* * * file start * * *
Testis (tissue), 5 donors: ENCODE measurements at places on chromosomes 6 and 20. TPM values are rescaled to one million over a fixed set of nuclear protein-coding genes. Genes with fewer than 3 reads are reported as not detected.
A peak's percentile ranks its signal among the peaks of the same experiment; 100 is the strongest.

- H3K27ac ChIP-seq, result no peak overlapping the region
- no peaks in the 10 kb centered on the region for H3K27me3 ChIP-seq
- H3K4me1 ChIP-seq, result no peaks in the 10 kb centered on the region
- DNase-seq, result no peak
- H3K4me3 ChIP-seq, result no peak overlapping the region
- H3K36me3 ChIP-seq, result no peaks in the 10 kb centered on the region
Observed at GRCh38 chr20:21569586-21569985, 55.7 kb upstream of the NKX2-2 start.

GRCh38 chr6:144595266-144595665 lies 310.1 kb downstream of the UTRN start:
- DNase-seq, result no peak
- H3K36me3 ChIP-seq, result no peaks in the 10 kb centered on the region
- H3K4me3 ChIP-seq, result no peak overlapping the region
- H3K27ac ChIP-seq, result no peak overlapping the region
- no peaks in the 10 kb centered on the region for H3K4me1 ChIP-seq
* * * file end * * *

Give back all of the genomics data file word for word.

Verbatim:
Testis (tissue), 5 donors: ENCODE measurements at places on chromosomes 6 and 20. TPM values are rescaled to one million over a fixed set of nuclear protein-coding genes. Genes with fewer than 3 reads are reported as not detected.
A peak's percentile ranks its signal among the peaks of the same experiment; 100 is the strongest.

- H3K27ac ChIP-seq, result no peak overlapping the region
- no peaks in the 10 kb centered on the region for H3K27me3 ChIP-seq
- H3K4me1 ChIP-seq, result no peaks in the 10 kb centered on the region
- DNase-seq, result no peak
- H3K4me3 ChIP-seq, result no peak overlapping the region
- H3K36me3 ChIP-seq, result no peaks in the 10 kb centered on the region
Observed at GRCh38 chr20:21569586-21569985, 55.7 kb upstream of the NKX2-2 start.

GRCh38 chr6:144595266-144595665 lies 310.1 kb downstream of the UTRN start:
- DNase-seq, result no peak
- H3K36me3 ChIP-seq, result no peaks in the 10 kb centered on the region
- H3K4me3 ChIP-seq, result no peak overlapping the region
- H3K27ac ChIP-seq, result no peak overlapping the region
- no peaks in the 10 kb centered on the region for H3K4me1 ChIP-seq